Free school’s unfair advantage in education marketplace
06 June, 2019
New End School, left, and the former police station in Rosslyn Hill lined up for the Abacus free school
PARENT-run free schools were a central plank of former education secretary Michael Gove’s education policy, underpinned by the “Big Society” mantra of David Cameron and his coalition government.
A fundamental consequence of the marketplace ideology of Thatcherism, they were introduced to drive up standards through competition.
It is clear that Abacus will have an unfair advantage over its neighbours if it is allowed to move into Hampstead Police Station.
The prestigious £14m red brick building, with a £7m refit, makes it the envy of NW3. Two floors inside will be a “business centre”, a revenue-generating facility that will afford its operators all the things all other Camden primary schools are being so scandalously deprived of.
There is unlikely to be a shortage of teachers, assistants, equipment at this school.
Already Ofsted-rated “outstanding”, it is no wonder that governors of New End Primary fear the worst. Their school’s pupil numbers are dwindling. Funding has, in turn, been drastically reduced. A cautionary tale is playing out at St Aloysius in Somers Town, a school that is almost certainly due to close this year. Rosary, Fleet, Fitzjohn’s, Hampstead Parochial and Christchurch will all be watching anxiously.
It is scandal enough that a functioning police station – sold-off by Boris Johnson – has been locked shut for the best part of six years.
Few would argue that Abacus’s children should remain in a temporary building. But it cannot be right that the Department for Education can impose a school on an area with so little consideration for its neighbours. It strikes at the heart of local government and Camden’s ability to run a truly comprehensive education service.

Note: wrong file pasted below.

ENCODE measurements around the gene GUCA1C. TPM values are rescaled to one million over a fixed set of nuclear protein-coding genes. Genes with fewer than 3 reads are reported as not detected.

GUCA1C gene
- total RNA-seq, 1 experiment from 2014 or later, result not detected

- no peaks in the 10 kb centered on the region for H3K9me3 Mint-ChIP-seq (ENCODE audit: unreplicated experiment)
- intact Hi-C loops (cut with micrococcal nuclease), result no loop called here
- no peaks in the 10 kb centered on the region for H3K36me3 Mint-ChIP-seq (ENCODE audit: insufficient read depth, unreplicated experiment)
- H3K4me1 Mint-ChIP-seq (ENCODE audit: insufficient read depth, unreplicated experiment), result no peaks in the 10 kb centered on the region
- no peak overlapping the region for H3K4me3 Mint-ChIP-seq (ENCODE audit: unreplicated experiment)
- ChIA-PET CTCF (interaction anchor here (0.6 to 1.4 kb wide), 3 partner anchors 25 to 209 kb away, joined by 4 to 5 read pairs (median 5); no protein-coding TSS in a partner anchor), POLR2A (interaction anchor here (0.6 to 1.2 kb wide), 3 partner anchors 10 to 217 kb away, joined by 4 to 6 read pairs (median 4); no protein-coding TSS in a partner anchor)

Knife bin haul
THE number of blades that have been left in the knife bin in Primrose Hill highlights how successful it is. So successful, we believe, that it should be copied in other parts of the borough.
The knife bin also underlines the scale of the problem facing youth workers, one of whom, Jason Allen – judging by his remarks made at a local neighbourhood meeting – clearly demonstrates a well-rounded understanding of the dilemmas facing youngsters.
He pinpoints the social causes: poor education, and all the cuts being senselessly pursued by the government. In short he is pointing a finger at the government’s austerity programme.
The origins of knife crime can sometimes be found when youngsters are expelled from school. To what degree will, hopefully, become clearer when the council’s children’s committee starts gathering evidence during its coming hearings into what is now a crisis.
We hope the experience of youth workers like Jason Allen will be tapped by the committee.